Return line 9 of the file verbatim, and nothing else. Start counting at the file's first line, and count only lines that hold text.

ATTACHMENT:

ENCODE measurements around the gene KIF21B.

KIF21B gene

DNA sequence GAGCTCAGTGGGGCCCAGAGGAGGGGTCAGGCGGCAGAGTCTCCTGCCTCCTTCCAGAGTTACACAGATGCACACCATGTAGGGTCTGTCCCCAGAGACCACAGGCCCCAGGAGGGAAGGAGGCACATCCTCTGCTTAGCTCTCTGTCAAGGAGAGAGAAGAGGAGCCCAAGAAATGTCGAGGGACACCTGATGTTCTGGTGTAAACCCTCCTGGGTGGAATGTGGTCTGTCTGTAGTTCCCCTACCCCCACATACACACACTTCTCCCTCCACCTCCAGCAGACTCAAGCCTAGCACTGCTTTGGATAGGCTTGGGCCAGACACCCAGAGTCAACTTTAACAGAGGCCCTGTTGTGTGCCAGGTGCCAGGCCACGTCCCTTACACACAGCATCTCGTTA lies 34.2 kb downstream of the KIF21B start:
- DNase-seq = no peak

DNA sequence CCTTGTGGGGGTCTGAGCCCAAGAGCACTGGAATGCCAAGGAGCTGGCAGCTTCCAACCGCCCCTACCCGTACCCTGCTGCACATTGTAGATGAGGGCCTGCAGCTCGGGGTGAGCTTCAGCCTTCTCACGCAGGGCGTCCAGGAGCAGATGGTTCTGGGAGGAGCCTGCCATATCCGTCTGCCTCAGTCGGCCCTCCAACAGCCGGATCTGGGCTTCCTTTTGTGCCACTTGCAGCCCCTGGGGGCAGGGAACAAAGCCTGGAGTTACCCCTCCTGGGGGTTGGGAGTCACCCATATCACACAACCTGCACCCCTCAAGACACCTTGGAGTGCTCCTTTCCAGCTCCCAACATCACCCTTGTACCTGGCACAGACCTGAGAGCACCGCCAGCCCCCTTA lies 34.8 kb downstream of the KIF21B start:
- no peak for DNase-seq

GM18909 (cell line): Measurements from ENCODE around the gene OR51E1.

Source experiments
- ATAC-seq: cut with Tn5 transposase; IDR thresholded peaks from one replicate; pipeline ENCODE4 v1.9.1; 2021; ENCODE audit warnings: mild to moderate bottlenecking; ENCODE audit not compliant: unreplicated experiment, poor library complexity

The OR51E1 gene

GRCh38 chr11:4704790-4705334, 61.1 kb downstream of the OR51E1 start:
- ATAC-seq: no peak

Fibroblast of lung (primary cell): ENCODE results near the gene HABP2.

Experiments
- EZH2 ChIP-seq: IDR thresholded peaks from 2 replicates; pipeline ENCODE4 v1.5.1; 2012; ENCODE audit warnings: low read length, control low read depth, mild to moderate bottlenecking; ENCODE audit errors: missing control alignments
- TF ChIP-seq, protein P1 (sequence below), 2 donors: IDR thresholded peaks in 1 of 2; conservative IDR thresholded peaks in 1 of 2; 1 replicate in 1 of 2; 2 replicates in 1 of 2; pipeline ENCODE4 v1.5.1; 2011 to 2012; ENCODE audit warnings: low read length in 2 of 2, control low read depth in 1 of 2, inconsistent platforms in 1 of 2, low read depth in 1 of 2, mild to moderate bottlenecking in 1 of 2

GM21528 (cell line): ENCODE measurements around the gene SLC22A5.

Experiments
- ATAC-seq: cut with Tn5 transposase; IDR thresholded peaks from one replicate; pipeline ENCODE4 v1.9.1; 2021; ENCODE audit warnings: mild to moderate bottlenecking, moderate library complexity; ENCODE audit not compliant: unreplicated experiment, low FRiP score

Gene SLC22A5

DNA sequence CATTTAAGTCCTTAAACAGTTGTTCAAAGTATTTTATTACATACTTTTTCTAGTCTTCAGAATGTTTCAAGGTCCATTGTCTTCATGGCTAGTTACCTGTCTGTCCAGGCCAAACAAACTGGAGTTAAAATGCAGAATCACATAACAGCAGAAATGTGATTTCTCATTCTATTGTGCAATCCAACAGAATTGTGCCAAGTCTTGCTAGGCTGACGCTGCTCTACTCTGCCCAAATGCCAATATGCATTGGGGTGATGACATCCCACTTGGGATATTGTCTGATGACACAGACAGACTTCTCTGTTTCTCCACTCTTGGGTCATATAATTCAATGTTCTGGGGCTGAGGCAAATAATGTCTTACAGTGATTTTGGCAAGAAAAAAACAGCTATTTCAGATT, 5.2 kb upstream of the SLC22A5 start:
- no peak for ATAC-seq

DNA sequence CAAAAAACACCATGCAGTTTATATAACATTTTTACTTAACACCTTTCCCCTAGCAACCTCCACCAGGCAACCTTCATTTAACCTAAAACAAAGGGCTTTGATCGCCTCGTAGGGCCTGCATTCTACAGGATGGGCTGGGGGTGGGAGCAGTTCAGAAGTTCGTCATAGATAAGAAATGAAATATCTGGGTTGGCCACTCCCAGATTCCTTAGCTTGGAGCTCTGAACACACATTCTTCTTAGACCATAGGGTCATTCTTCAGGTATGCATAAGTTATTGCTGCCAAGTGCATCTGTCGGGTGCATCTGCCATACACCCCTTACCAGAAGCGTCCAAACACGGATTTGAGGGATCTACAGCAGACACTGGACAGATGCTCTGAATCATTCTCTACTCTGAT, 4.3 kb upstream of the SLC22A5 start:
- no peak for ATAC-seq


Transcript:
- ATAC-seq: cut with Tn5 transposase; IDR thresholded peaks from one replicate; pipeline ENCODE4 v1.9.1; 2021; ENCODE audit warnings: mild to moderate bottlenecking; ENCODE audit not compliant: unreplicated experiment, poor library complexity